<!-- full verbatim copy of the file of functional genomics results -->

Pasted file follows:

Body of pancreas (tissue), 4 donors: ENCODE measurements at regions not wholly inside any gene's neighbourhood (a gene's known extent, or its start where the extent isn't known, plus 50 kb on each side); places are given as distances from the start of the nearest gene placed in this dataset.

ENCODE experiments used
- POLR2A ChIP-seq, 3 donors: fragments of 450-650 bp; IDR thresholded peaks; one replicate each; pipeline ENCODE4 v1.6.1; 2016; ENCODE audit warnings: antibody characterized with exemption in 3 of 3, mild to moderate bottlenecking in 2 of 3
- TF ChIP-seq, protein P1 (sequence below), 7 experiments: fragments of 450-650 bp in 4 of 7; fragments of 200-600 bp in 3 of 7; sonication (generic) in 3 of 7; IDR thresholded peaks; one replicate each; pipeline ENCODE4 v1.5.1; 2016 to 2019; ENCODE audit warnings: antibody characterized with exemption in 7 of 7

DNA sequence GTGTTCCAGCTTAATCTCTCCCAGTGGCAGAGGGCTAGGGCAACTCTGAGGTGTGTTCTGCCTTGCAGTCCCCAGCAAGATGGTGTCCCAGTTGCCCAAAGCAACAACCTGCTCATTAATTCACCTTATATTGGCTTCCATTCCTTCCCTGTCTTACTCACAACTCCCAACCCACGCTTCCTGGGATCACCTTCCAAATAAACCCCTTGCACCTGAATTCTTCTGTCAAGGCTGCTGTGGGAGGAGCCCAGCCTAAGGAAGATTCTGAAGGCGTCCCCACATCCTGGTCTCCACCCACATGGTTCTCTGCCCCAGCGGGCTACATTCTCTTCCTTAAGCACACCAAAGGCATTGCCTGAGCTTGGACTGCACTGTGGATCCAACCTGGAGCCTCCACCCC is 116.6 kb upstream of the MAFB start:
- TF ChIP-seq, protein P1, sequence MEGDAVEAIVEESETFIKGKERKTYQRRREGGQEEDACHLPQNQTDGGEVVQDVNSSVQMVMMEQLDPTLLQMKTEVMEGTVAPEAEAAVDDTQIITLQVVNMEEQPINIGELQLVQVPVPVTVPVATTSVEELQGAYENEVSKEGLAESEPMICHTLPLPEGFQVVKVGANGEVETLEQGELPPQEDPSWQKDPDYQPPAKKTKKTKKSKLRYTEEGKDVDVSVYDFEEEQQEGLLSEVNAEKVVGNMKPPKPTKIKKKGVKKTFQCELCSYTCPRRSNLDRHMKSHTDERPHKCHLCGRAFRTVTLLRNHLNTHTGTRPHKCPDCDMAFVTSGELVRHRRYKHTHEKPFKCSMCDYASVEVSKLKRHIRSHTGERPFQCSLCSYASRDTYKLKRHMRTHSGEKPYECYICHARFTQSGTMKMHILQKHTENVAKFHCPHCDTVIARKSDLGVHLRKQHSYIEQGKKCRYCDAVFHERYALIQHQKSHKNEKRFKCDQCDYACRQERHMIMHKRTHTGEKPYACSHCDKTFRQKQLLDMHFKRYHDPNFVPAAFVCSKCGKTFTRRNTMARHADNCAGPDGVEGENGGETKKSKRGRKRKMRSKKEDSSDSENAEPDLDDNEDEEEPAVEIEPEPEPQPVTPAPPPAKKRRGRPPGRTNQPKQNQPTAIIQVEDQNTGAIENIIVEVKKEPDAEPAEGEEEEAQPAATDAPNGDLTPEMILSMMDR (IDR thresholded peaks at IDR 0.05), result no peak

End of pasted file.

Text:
Body of pancreas (tissue), 4 donors: ENCODE measurements at regions not wholly inside any gene's neighbourhood (a gene's known extent, or its start where the extent isn't known, plus 50 kb on each side); places are given as distances from the start of the nearest gene placed in this dataset.

ENCODE experiments used
- POLR2A ChIP-seq, 3 donors: fragments of 450-650 bp; IDR thresholded peaks; one replicate each; pipeline ENCODE4 v1.6.1; 2016; ENCODE audit warnings: antibody characterized with exemption in 3 of 3, mild to moderate bottlenecking in 2 of 3
- TF ChIP-seq, protein P1 (sequence below), 7 experiments: fragments of 450-650 bp in 4 of 7; fragments of 200-600 bp in 3 of 7; sonication (generic) in 3 of 7; IDR thresholded peaks; one replicate each; pipeline ENCODE4 v1.5.1; 2016 to 2019; ENCODE audit warnings: antibody characterized with exemption in 7 of 7

DNA sequence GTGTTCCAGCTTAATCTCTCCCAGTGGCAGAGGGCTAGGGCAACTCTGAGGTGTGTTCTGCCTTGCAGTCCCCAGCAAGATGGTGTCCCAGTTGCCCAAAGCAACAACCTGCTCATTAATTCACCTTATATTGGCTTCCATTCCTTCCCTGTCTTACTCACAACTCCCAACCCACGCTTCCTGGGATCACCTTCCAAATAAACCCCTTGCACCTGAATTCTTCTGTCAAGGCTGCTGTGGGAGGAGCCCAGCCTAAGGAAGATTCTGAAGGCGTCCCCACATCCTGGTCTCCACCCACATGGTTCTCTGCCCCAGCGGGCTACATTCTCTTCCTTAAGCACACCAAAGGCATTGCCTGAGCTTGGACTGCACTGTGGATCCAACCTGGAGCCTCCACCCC is 116.6 kb upstream of the MAFB start:
- TF ChIP-seq, protein P1, sequence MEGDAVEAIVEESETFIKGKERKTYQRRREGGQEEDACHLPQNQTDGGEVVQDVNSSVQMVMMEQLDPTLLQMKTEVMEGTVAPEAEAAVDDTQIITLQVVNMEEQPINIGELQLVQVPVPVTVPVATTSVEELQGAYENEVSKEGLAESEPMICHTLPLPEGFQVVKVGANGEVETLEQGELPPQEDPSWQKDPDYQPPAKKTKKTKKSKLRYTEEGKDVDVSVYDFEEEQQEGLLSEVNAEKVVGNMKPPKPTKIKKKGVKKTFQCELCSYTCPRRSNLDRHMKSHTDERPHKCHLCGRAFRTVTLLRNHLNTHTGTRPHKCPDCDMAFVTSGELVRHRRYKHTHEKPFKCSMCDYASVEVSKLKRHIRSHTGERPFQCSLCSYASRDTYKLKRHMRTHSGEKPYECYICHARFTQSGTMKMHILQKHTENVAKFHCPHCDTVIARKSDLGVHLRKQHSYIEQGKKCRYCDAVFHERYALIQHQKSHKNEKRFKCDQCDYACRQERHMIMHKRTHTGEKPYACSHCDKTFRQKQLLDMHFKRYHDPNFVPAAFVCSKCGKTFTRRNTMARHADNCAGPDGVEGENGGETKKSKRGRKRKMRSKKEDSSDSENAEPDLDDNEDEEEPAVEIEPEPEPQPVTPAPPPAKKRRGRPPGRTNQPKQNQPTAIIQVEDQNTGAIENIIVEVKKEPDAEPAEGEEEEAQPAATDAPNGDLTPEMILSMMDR (IDR thresholded peaks at IDR 0.05), result no peak